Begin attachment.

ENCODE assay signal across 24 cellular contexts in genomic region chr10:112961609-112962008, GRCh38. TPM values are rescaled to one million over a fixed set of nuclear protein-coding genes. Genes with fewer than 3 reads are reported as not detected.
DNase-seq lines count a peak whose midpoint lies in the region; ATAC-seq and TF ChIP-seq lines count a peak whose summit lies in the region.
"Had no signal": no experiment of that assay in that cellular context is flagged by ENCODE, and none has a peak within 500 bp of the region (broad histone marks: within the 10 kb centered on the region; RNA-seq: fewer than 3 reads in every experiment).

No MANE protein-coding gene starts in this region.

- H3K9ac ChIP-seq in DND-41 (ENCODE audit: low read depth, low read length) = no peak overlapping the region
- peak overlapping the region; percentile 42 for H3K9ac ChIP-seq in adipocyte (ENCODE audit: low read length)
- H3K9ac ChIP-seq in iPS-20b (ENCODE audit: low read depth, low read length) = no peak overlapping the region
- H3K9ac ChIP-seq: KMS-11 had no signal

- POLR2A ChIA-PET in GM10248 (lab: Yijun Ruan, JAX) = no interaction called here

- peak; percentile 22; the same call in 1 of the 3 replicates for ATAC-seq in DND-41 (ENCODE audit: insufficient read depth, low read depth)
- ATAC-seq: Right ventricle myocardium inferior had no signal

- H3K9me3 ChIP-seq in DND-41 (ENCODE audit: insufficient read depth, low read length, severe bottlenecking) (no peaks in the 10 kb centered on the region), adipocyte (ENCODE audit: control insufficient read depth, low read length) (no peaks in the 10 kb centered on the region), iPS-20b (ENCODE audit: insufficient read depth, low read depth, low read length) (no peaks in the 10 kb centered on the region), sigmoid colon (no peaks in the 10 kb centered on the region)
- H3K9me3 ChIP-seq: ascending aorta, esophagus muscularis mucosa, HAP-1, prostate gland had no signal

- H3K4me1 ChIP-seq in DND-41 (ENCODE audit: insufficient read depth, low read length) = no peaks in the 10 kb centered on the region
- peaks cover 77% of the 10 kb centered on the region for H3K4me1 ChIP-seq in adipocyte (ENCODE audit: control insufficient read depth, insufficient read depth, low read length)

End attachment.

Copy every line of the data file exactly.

ENCODE assay signal across 24 cellular contexts in genomic region chr10:112961609-112962008, GRCh38. TPM values are rescaled to one million over a fixed set of nuclear protein-coding genes. Genes with fewer than 3 reads are reported as not detected.
DNase-seq lines count a peak whose midpoint lies in the region; ATAC-seq and TF ChIP-seq lines count a peak whose summit lies in the region.
"Had no signal": no experiment of that assay in that cellular context is flagged by ENCODE, and none has a peak within 500 bp of the region (broad histone marks: within the 10 kb centered on the region; RNA-seq: fewer than 3 reads in every experiment).

No MANE protein-coding gene starts in this region.

- H3K9ac ChIP-seq in DND-41 (ENCODE audit: low read depth, low read length) = no peak overlapping the region
- peak overlapping the region; percentile 42 for H3K9ac ChIP-seq in adipocyte (ENCODE audit: low read length)
- H3K9ac ChIP-seq in iPS-20b (ENCODE audit: low read depth, low read length) = no peak overlapping the region
- H3K9ac ChIP-seq: KMS-11 had no signal

- POLR2A ChIA-PET in GM10248 (lab: Yijun Ruan, JAX) = no interaction called here

- peak; percentile 22; the same call in 1 of the 3 replicates for ATAC-seq in DND-41 (ENCODE audit: insufficient read depth, low read depth)
- ATAC-seq: Right ventricle myocardium inferior had no signal

- H3K9me3 ChIP-seq in DND-41 (ENCODE audit: insufficient read depth, low read length, severe bottlenecking) (no peaks in the 10 kb centered on the region), adipocyte (ENCODE audit: control insufficient read depth, low read length) (no peaks in the 10 kb centered on the region), iPS-20b (ENCODE audit: insufficient read depth, low read depth, low read length) (no peaks in the 10 kb centered on the region), sigmoid colon (no peaks in the 10 kb centered on the region)
- H3K9me3 ChIP-seq: ascending aorta, esophagus muscularis mucosa, HAP-1, prostate gland had no signal

- H3K4me1 ChIP-seq in DND-41 (ENCODE audit: insufficient read depth, low read length) = no peaks in the 10 kb centered on the region
- peaks cover 77% of the 10 kb centered on the region for H3K4me1 ChIP-seq in adipocyte (ENCODE audit: control insufficient read depth, insufficient read depth, low read length)